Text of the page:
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Stepping into the collaborative workplace in virtual reality

Some see immersive, 3D collaboration spaces as an upgrade from video conferencing because they offer better opportunities for socializing, brainstorming, onboarding and training.

Amid the endless rounds of generative AI-supported tools entering the enterprise tech market, a quieter collaborative workspace transformation is brewing. But you might need a headset to see it.

Since the pandemic pushed workers out of offices in 2020, organizations around the world have been investigating ways to work together while physically apart. Many vendors began offering virtual messaging, whiteboarding and video conferencing tools for hybrid workers, all of which are widely used today.

But there is sometimes a lopsided aspect to these tools that can give employees a fractured meeting experience. It's particularly fraught during video calls that mix in-office workers who are sitting together in a conference room with out-of-office workers who are presented with their own squares of space on the screen.

Vendors including Cisco and Zoom have unveiled tools to ameliorate this problem of screen disparity.

Yet many workers still yearn for an out-of-office collaborative experience that's more social, allowing for those chance encounters and lighthearted quips that foster friendships and ultimately build better trust between team members.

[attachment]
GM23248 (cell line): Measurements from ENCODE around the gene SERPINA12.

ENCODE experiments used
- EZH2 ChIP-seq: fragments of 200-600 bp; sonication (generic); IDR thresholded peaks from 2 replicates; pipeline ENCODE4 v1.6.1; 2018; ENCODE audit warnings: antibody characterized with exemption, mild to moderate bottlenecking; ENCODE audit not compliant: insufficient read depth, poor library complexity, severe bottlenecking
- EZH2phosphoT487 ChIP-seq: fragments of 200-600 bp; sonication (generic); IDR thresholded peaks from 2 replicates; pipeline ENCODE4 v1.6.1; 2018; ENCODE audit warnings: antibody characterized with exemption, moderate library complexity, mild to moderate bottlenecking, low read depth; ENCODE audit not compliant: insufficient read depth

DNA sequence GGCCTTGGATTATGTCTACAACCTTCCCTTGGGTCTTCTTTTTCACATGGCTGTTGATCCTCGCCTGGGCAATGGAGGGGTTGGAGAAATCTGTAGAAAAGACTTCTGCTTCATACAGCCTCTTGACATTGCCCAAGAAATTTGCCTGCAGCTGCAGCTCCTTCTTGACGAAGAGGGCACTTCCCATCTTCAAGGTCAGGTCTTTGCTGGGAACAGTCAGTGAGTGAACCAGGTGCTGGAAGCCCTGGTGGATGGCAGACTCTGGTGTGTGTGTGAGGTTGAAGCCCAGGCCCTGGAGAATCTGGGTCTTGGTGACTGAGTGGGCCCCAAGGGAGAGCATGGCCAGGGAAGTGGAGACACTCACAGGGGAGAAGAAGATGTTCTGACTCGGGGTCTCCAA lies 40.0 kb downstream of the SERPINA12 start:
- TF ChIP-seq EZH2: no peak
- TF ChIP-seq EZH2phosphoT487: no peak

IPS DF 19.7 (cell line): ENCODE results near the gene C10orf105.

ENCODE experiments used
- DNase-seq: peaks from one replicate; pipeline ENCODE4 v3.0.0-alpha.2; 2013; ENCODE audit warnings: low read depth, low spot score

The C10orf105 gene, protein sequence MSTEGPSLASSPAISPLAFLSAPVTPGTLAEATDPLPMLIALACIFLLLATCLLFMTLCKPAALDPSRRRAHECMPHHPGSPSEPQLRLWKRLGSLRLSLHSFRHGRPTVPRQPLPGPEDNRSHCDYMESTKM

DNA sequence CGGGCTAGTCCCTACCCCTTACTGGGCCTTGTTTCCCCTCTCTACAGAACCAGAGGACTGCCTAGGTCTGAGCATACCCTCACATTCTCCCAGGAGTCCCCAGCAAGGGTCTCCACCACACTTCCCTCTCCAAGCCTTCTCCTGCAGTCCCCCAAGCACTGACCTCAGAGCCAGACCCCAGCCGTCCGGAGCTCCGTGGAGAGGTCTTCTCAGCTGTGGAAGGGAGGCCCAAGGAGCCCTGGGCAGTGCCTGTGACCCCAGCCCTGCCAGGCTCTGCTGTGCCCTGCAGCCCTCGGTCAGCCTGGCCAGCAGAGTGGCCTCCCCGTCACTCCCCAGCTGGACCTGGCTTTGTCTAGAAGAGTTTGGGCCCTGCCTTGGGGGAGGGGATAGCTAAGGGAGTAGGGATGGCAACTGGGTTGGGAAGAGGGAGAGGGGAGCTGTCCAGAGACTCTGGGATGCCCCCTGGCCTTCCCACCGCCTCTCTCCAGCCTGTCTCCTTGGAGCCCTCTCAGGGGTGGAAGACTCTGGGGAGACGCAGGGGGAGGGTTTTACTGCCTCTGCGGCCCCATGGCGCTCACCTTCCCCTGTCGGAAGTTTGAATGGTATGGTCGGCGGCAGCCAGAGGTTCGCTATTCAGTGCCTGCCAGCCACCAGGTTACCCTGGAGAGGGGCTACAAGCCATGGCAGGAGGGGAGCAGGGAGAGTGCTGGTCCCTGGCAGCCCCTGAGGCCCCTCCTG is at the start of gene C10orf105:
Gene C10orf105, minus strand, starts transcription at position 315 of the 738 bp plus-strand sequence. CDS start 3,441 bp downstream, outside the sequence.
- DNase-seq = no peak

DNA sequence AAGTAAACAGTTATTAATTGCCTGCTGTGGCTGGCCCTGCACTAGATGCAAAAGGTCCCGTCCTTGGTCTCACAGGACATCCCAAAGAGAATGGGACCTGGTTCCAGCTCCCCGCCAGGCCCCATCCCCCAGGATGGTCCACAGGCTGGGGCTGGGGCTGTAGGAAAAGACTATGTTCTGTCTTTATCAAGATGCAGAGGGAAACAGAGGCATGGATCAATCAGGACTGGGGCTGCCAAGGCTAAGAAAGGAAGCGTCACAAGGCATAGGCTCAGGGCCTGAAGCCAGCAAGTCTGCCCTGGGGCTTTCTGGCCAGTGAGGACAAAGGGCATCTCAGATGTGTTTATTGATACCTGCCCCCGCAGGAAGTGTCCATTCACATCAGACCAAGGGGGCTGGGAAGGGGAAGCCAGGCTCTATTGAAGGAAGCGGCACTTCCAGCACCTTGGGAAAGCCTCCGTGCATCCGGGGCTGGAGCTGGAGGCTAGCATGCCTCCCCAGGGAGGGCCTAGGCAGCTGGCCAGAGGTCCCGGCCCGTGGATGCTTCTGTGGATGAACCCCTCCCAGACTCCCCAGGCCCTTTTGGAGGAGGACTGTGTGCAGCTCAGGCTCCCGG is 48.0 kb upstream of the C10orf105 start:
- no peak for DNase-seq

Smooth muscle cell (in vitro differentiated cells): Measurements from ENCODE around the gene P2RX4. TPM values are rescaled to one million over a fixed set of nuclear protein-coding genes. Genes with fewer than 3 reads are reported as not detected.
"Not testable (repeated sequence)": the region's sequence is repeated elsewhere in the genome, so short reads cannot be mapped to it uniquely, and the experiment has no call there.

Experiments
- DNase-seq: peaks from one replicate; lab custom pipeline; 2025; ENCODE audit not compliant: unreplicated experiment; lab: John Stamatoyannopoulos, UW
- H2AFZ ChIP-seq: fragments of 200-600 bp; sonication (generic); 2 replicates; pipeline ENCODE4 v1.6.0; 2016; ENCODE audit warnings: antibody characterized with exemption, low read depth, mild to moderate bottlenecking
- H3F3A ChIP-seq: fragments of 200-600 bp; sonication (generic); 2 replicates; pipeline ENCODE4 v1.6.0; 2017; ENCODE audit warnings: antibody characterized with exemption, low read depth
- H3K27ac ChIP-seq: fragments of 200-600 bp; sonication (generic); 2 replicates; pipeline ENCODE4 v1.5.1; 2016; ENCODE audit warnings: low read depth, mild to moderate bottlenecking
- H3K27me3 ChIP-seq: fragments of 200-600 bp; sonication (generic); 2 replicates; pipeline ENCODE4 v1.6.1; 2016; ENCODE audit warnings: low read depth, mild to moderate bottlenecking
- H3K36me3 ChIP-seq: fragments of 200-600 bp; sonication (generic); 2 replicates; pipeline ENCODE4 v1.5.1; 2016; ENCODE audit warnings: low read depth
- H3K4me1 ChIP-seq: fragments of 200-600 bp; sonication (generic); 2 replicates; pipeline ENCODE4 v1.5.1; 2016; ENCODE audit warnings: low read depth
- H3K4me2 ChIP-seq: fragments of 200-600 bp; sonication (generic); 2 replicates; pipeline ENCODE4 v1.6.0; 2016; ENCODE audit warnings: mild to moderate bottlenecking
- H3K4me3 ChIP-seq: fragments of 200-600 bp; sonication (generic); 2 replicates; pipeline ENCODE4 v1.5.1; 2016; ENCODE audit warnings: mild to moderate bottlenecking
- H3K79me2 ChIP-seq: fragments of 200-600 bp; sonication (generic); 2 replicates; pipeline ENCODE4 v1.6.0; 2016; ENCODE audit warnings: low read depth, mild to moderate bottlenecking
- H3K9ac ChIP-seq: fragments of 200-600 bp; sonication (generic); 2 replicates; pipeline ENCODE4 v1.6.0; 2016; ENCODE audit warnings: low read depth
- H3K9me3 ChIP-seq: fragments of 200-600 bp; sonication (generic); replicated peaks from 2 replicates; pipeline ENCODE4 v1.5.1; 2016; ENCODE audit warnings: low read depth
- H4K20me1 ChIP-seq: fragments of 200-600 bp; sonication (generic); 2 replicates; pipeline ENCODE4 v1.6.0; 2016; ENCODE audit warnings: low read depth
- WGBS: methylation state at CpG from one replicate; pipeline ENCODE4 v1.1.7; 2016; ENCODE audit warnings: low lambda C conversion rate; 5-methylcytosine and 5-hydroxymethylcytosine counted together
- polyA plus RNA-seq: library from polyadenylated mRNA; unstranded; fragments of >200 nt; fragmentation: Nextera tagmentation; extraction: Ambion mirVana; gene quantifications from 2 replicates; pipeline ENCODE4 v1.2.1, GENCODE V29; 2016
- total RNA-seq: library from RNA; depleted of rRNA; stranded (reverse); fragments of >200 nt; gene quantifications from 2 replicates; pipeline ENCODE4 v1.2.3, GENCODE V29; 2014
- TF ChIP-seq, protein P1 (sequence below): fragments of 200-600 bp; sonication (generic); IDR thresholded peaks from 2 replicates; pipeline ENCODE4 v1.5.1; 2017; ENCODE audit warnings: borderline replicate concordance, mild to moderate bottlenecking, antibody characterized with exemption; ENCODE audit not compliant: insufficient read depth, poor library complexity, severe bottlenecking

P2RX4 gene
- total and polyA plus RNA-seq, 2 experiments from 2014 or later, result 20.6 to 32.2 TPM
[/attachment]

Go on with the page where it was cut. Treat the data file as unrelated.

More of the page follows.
Thomas Brannen, an analyst at OnConvergence, is one such worker. He became interested in virtual reality (VR) during the pandemic.

Video conferencing tools often are not suitable for casual conversation within a large group of people. Video conferencing is fine for meetings that are one on one -- or one on many, with one person leading a group -- but they aren't equipped for many on many, in which everybody can talk to everybody individually, he said.

"They're not social," Brannen said of video conferencing platforms.

That's where virtual reality is different, he said.

VR's capacity for long-distance social engagement is just one of the reasons why it could be the collaboration tool of the future.

Different types of digital realities

VR falls under the broader category of extended reality (XR), which includes VR, mixed reality (MR) and other immersive realities. VR is completely immersive, requiring users to wear a headset, while MR includes a range of views combining the virtual world with the real one.

In some cases, MR users can enter a 3D reality on a computer screen and manipulate their avatars with a mouse and keyboard. Other times, MR can be accessed on a headset just by dialing back the VR world so that users can also see their natural surroundings.

An experiment in global communication

Like Brannen, Rob Homburg, lead solution architect at multinational IT vendor HPE, became curious about VR during the pandemic, when Zoom fatigue took over, he said.